We bring back to you an exclusive Mike Vallely interview with switchmagazine.com having insights on many of his personal and professional life events. Read on where he talks about some of the Mike Vallely fights which made him very famous, his net worth, his association with Black Flag and his love for skateboarding.
by: Aaron Frobase
Feb 15th 04 – One of Mike Vallely’s oldest talks
Mike Vallely “Enduring”
switch: Was tonight’s demo work or fun?
Mike Vallely: I don’t think I ever look at it as work. I think I bring a work ethic to what I do, you know, go in and take care of business. But those are just slogans or sayings, at the end of the day this is fun for me. I thrive on this, this is play, this is necessary for me.
switch: What’s the longest you have ever been out because of an injury?
Mike Vallely: I was out for about a year and a half. I broke my collarbone, tore the muscle in my shoulder 3/4’s of the way through and tore a ligament half way through. The problem that I had was I kept trying too come back to early and I kept rebreaking the collarbone and re-taring muscle. It was about a year and a half that I was out and It has affected my skating up until this moment. I feel like I was skating the best I had ever skated in my life when that happened. It was like ’95-’96. I don’t have the same pop I used to have and I can’t ollie as good. It really set me back. You don’t realize how much you use your upper body.
switch: Do you ever hurt that shoulder when your wrestling?
Mike Vallely: It’s good now. I haven’t had any problems in a quite a long of time. I try not to fall on that shoulder when I’m wrestling. Mostly when your wrestling you take a back bump, you try and distribute your weight. Falling in wrestling is a lot easier than falling in skating.
switch: What do you think about the whole skateboarding community getting involved in your wrestling?
Mike Vallely: Some people have been really mean to me about it, but for the most part everyone thought it was cool. I don’t want to rub it into anyones face. It’s just something I had the opportunity to do and I did it. I’m sort of done with it. Some people think I’m going to have a career in wrestling. I’m not. It was a childhood dream and I got to live it out.
switch: What kind of people were giving you problems?
Mike Vallely: People that consider themselves so hardcore. I get a lot of grief because I’m such an easy target. I have sponsors that people don’t agree with like Oakley and Hurley, I do the wrestling thing and I’m very opinionated and outspoken. I get a lot of hate mail and death threats all the time.
switch: Oakley and Hurley take care of you don’t they?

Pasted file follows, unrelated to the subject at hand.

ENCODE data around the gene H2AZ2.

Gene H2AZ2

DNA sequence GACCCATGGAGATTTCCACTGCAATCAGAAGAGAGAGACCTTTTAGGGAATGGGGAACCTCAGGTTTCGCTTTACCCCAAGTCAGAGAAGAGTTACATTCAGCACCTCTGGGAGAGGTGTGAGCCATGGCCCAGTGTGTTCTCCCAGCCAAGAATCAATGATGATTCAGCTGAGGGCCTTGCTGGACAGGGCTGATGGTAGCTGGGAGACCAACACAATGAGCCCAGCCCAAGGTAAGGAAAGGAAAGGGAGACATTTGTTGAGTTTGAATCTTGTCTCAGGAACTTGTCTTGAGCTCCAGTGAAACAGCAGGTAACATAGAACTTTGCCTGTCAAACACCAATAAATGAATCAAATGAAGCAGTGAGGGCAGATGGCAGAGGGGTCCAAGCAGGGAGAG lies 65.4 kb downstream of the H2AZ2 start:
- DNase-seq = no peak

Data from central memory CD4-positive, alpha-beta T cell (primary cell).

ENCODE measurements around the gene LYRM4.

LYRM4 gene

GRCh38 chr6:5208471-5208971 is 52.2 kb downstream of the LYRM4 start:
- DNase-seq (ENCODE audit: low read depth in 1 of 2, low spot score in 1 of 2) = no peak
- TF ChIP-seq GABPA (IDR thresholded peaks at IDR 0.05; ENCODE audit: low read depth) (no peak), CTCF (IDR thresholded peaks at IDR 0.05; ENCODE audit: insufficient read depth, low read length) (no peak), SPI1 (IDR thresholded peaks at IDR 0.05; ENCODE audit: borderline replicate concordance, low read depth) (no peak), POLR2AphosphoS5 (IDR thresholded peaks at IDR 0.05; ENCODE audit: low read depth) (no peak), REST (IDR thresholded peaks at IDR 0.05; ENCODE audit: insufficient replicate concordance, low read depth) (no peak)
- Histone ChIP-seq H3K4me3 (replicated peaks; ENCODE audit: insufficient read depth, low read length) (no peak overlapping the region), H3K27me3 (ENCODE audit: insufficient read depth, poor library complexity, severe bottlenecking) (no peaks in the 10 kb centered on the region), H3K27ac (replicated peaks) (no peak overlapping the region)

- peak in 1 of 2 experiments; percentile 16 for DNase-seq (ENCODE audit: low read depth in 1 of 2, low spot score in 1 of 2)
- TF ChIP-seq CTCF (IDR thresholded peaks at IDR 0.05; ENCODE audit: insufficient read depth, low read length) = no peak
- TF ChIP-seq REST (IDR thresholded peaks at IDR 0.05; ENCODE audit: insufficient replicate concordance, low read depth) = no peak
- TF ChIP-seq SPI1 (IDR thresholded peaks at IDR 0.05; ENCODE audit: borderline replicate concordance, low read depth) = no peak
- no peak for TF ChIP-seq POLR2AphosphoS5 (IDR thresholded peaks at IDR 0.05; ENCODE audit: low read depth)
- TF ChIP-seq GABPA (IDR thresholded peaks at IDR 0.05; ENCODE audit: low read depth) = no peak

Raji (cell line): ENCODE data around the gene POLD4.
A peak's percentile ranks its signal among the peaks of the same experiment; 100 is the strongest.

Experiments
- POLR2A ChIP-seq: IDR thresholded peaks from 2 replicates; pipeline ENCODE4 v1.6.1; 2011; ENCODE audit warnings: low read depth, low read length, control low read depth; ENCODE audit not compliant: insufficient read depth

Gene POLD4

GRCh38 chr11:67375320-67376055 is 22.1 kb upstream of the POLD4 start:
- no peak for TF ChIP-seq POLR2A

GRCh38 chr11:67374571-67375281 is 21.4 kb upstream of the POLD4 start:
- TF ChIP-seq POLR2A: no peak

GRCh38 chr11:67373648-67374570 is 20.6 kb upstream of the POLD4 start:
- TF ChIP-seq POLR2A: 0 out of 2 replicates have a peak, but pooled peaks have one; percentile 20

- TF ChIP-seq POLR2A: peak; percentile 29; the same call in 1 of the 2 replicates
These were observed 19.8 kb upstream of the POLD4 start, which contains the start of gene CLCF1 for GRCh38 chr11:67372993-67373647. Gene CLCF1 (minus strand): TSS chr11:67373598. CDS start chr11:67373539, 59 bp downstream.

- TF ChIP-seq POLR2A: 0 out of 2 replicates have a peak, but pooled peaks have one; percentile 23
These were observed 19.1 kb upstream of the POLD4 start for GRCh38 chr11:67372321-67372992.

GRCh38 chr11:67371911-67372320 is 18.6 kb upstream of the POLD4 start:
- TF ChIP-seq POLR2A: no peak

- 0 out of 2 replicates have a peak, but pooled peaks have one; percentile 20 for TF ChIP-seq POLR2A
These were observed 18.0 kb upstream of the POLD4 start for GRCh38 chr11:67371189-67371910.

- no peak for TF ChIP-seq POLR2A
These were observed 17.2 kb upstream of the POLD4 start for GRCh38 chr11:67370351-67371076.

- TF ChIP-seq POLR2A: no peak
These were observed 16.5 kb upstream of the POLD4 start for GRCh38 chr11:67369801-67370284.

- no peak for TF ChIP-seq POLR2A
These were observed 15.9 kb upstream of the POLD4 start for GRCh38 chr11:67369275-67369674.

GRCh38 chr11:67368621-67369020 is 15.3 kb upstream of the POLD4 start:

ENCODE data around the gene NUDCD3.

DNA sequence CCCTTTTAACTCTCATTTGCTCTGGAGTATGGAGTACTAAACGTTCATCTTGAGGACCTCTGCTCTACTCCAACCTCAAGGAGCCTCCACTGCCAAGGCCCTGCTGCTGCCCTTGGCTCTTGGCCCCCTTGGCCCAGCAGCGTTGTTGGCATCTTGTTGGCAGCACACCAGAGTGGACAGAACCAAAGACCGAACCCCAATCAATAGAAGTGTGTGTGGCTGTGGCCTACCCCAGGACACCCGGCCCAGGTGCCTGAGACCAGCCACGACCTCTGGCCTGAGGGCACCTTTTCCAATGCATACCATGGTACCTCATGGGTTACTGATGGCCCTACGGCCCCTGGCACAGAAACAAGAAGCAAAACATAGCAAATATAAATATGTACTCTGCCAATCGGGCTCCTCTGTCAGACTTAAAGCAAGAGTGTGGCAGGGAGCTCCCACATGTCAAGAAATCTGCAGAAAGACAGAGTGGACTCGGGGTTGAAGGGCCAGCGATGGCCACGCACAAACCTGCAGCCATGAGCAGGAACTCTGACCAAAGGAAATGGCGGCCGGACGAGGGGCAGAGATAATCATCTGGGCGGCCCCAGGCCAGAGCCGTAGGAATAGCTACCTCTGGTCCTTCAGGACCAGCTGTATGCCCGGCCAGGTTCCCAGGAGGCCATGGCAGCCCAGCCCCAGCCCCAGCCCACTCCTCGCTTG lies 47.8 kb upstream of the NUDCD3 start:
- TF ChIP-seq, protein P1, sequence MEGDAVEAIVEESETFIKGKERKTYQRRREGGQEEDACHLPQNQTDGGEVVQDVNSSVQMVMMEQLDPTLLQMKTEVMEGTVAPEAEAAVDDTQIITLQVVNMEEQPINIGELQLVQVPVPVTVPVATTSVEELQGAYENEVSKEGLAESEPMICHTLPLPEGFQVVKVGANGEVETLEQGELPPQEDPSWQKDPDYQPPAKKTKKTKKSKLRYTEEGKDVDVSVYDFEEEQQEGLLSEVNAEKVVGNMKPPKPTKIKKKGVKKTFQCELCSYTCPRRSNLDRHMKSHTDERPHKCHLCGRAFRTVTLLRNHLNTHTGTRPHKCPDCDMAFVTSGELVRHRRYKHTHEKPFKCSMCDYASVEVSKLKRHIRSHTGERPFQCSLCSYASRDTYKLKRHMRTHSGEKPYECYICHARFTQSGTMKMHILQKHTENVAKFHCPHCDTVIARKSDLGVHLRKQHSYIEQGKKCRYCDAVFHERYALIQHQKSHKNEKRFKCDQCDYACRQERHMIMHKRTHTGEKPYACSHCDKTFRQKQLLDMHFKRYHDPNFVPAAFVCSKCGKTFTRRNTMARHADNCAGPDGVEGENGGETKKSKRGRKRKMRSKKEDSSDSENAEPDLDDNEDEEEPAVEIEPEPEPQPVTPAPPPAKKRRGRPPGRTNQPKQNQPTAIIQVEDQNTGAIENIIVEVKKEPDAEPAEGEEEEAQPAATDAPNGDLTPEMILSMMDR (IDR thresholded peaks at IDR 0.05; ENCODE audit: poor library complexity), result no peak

Mike Vallely: They take care of me and they are putting money into skateboarding. I would not be supporting them if I did not feel they had something to offer the skate community.
switch: Were you upset when Transit didn’t work out?
Mike Vallely: I was upset but I kind went into it knowing it would fail. I really didn’t have any options at the time. I had to leave Powell, I had no choice I had to get the hell out of there. No one else wanted to work with me, people thought that my time had come and gone. But that’s a pattern. People keep telling me my time has come and gone and I find some way to survive. It was a bad deal. The worst part was that I brought friends into it. The spirit of the thing (Transit) was the right thing and that spirit is still intact. Everything we said in our ad and everything we were trying to be about we are still individually about.
switch: Skateboarding is kinda like a soap opera…
Mike Vallely: I think it is a soap opera, and I have played a major part of that soap opera for many years. But the one thing I would hope comes shining right though all the bull#%@* is that I have given back to skateboarding and I care about skateboarding. That’s the only thing that I want anyone to realize about what I’m doing. It’s just about giving back, I wouldn’t be doing this if I didn’t care about it. Skateboarding has been so giving to me. Coming here and skating tonight hoping that somehow just through my skating I can inspire and empower young people to do their own thing and be their own person. That’s the bottom line for me.
switch: It’s kinda like Black Label reaches out to a generation of skaters that the industry has forgot about, by being on Black Label do you feel like you support that.
Mike Vallely: The thing about Black Label is that it is completely John Lucero’s deal. He has hand selected these people. They are on the team for a reason and that is because they are individuals. Being an individual is really what skateboarding is all about. And so Black Label has a true skateboard team. I don’t care what you say about the riders, what they can or can’t do. None of that is relevant to me. What is relevant to me is that these guys are true skateboarders, Black Label is a true skateboard team. As far as being friends we don’t hang out together.
We all live in different places, but when we all come together, we are all on the same page. We all believe in the same thing and we all support each other. This is mutual respect.